Indeed, this tax-guarantee concept has recently been discussed by Professors Boitani and Tamborini (“BT”) in a document explicitly proposing a new, long-dated issuance with a €50/yr. tax guarantee on each adult resident of the EU (their paper can be found here http://library.fes.de/pdf-files/bueros/rom/16779.pdf).

      We agree with BT that the proportionality and the tax guarantee render the issuance risk-free and would achieve the goal of an ultra-low, “no-spread’ interest rate for ALL EU States while removing the issue of perceived gainers and losers among the different States. We also agree with their estimation that €1,000+ billion could be raised.

      However, in order for such a “Recovery Eurobonds” plan to be successful, it is crucial that a number of practical, financial, and political details be addressed properly.

      Specifically, we stress and recommend:

      –  Each EU State can choose whether or not to participate in the program. States that choose not to participate would not enjoy any of the benefits and would not obligate themselves to any corresponding risk or expense;

      –  The amount of the potential tax must remain small: the suggested figure of €50/year per adult citizen of each participating EU State seems reasonable.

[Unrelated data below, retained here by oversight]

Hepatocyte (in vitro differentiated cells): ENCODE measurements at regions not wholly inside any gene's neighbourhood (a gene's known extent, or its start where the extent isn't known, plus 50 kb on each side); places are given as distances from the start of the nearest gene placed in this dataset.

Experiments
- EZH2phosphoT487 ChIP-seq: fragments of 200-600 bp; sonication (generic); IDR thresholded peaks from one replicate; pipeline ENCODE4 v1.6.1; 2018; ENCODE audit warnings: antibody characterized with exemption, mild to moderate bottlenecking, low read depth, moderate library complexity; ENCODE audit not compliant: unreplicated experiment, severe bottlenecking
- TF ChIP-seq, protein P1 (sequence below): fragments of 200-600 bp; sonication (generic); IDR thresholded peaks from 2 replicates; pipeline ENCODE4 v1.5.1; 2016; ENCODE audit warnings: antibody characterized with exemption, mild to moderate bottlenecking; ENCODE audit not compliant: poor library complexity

–  It is important that this per-capita tax only exists theoretically. In practice, the public should not see any actual tax connected to the program. Only, in the case of one of the participating EU States defaulting on this particular obligation, then, and only then, a direct imposition on the adult residents of that defaulting State would come into play – as the in ultimis guarantee.

      –  Finally, in order to get the lowest possible interest rate, the issuance would have to offer other features attractive to investors: we recommend features such as exemption from any taxes, levies of any form for transfers, inheritance or other conveyances in all EU jurisdictions at all levels. Also, anonymity/privacy protection features may also make the issue more desirable.

      For the interested readers, our paper which explains more thoroughly many of these details is available here A Proposal for Recovery Eurobonds (while more technical, this document is still readable for a non-specialist).

      We want to point out, that we are not advocating at all for a general EU taxation system (which would face considerable opposition) but only for a specific, practical ‘Recovery’ Eurobond structure that has the potential to be a quickly achievable solution to an urgent problem if intelligently implemented.

      Such a solution could gain EU-wide consensus and political support once people understand that the funds are urgently needed and that the small perceived cost could in fact lower their actual tax burden.